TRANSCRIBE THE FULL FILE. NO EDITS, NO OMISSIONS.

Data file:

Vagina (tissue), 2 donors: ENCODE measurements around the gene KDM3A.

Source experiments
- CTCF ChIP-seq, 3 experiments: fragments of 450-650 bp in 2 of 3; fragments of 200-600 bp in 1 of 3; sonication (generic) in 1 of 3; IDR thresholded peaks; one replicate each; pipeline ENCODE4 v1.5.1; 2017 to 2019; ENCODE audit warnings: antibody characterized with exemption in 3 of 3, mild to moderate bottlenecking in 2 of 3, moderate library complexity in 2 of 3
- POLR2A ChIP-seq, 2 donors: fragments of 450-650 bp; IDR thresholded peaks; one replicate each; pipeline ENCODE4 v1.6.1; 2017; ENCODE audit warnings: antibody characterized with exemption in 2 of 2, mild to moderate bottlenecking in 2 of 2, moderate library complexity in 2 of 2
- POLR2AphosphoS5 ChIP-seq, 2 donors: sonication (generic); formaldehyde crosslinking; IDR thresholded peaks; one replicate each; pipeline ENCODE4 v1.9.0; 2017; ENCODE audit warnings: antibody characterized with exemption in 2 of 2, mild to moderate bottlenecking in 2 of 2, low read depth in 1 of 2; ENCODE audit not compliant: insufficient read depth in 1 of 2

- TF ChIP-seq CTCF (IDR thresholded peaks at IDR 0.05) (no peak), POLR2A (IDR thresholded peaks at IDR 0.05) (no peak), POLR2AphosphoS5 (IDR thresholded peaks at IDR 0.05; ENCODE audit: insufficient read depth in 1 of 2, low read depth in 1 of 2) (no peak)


Vagina (tissue), 2 donors: ENCODE measurements around the gene KDM3A.

Source experiments
- CTCF ChIP-seq, 3 experiments: fragments of 450-650 bp in 2 of 3; fragments of 200-600 bp in 1 of 3; sonication (generic) in 1 of 3; IDR thresholded peaks; one replicate each; pipeline ENCODE4 v1.5.1; 2017 to 2019; ENCODE audit warnings: antibody characterized with exemption in 3 of 3, mild to moderate bottlenecking in 2 of 3, moderate library complexity in 2 of 3
- POLR2A ChIP-seq, 2 donors: fragments of 450-650 bp; IDR thresholded peaks; one replicate each; pipeline ENCODE4 v1.6.1; 2017; ENCODE audit warnings: antibody characterized with exemption in 2 of 2, mild to moderate bottlenecking in 2 of 2, moderate library complexity in 2 of 2
- POLR2AphosphoS5 ChIP-seq, 2 donors: sonication (generic); formaldehyde crosslinking; IDR thresholded peaks; one replicate each; pipeline ENCODE4 v1.9.0; 2017; ENCODE audit warnings: antibody characterized with exemption in 2 of 2, mild to moderate bottlenecking in 2 of 2, low read depth in 1 of 2; ENCODE audit not compliant: insufficient read depth in 1 of 2

- TF ChIP-seq CTCF (IDR thresholded peaks at IDR 0.05) (no peak), POLR2A (IDR thresholded peaks at IDR 0.05) (no peak), POLR2AphosphoS5 (IDR thresholded peaks at IDR 0.05; ENCODE audit: insufficient read depth in 1 of 2, low read depth in 1 of 2) (no peak)